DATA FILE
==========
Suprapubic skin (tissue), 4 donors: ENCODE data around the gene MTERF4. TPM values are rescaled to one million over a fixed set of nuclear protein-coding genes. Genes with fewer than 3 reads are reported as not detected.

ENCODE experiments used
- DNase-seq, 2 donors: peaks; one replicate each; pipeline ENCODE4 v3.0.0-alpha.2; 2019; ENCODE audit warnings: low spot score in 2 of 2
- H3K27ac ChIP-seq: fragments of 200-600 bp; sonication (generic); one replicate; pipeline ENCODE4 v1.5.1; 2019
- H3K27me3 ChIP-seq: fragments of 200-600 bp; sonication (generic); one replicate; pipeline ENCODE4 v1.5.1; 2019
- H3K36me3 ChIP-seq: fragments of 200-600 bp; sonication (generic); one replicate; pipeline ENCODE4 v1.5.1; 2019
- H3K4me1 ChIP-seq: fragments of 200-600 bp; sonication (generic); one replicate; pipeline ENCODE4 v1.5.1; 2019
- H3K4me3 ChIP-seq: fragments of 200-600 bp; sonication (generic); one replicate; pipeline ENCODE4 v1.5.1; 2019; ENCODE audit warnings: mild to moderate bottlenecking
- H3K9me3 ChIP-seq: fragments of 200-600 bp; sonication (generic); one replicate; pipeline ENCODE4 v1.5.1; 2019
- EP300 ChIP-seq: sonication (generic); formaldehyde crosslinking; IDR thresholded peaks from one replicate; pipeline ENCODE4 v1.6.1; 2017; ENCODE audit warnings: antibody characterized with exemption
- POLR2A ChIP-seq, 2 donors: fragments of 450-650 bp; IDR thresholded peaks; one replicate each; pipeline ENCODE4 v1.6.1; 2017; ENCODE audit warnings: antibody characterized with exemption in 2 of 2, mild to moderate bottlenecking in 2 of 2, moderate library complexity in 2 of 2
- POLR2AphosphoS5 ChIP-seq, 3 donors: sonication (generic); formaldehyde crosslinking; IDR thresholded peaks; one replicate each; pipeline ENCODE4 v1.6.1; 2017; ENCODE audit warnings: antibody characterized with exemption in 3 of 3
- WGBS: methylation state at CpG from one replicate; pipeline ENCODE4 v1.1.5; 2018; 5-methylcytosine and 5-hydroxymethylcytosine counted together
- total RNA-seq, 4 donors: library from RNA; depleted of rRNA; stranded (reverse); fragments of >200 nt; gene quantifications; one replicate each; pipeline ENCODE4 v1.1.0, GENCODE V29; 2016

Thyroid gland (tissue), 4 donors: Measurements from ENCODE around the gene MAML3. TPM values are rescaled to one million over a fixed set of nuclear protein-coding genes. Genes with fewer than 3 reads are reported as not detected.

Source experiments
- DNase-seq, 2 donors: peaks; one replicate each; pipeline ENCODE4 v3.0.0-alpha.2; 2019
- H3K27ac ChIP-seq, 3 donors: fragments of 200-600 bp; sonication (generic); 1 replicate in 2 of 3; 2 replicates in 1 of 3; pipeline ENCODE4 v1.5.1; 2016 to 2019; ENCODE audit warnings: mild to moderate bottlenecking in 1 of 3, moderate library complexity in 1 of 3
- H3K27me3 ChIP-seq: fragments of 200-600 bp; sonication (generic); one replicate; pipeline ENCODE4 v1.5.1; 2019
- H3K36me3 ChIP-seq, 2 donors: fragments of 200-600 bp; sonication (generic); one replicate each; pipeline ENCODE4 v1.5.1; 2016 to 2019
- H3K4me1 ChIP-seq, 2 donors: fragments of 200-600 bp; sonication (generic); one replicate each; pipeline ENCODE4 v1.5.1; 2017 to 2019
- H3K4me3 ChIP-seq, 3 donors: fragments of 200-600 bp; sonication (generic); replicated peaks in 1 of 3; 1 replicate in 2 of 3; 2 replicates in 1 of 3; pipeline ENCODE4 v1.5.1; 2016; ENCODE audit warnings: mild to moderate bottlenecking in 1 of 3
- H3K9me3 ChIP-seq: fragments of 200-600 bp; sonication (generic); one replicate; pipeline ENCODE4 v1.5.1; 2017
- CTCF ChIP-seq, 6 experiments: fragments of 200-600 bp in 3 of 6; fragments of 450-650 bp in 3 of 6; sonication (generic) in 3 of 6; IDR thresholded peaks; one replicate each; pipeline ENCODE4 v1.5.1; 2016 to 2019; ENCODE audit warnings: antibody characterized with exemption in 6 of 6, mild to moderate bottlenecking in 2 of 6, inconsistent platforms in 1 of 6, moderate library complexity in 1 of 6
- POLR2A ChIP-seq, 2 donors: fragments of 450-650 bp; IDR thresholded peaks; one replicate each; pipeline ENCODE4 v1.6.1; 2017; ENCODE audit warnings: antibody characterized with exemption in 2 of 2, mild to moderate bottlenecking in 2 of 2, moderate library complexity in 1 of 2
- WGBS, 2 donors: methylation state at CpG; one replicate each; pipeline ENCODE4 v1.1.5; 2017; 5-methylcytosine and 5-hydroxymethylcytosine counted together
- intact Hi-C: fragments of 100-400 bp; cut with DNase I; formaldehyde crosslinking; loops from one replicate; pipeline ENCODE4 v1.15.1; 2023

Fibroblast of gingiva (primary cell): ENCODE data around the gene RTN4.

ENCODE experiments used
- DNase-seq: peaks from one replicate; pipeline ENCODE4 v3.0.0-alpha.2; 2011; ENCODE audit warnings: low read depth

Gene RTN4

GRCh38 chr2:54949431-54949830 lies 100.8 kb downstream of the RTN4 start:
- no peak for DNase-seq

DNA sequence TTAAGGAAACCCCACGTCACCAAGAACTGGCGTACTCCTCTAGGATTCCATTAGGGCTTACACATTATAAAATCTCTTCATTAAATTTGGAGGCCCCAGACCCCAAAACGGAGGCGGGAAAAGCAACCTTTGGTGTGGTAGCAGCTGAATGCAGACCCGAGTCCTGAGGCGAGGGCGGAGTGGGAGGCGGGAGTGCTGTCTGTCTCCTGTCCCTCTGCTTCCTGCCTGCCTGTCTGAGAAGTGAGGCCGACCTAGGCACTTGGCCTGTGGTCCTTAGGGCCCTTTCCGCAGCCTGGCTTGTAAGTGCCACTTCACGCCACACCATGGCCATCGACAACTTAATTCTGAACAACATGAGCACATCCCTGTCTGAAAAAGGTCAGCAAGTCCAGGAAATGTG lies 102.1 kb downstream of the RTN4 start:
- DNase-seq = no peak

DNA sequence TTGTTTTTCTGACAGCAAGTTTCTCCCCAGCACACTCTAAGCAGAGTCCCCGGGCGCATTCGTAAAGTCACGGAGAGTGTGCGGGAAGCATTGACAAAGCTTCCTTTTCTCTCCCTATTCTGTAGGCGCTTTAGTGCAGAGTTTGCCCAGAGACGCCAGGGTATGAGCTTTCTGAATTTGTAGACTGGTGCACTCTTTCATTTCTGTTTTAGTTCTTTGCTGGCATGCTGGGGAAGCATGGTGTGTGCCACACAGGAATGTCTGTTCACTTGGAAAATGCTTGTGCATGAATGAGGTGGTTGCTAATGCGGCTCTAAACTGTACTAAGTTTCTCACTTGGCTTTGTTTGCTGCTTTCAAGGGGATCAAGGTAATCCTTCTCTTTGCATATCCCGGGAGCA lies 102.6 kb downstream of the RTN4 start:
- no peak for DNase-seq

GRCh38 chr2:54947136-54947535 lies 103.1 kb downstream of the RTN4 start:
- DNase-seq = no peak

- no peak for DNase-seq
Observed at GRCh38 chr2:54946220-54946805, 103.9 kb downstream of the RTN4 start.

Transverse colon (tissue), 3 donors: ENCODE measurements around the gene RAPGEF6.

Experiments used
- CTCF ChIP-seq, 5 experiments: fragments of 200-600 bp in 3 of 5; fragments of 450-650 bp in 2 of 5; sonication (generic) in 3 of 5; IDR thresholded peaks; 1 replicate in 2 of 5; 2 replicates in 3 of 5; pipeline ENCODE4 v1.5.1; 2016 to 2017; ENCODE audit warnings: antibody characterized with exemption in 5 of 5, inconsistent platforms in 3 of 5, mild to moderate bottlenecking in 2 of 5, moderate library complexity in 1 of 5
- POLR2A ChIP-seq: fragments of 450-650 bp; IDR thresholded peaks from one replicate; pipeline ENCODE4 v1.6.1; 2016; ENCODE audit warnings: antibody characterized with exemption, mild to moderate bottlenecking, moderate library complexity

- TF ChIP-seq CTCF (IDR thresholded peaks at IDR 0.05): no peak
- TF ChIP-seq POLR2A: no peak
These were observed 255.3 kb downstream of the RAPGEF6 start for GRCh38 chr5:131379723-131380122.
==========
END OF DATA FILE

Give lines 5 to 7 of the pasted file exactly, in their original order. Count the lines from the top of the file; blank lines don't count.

- H3K27me3 ChIP-seq: fragments of 200-600 bp; sonication (generic); one replicate; pipeline ENCODE4 v1.5.1; 2019
- H3K36me3 ChIP-seq: fragments of 200-600 bp; sonication (generic); one replicate; pipeline ENCODE4 v1.5.1; 2019
- H3K4me1 ChIP-seq: fragments of 200-600 bp; sonication (generic); one replicate; pipeline ENCODE4 v1.5.1; 2019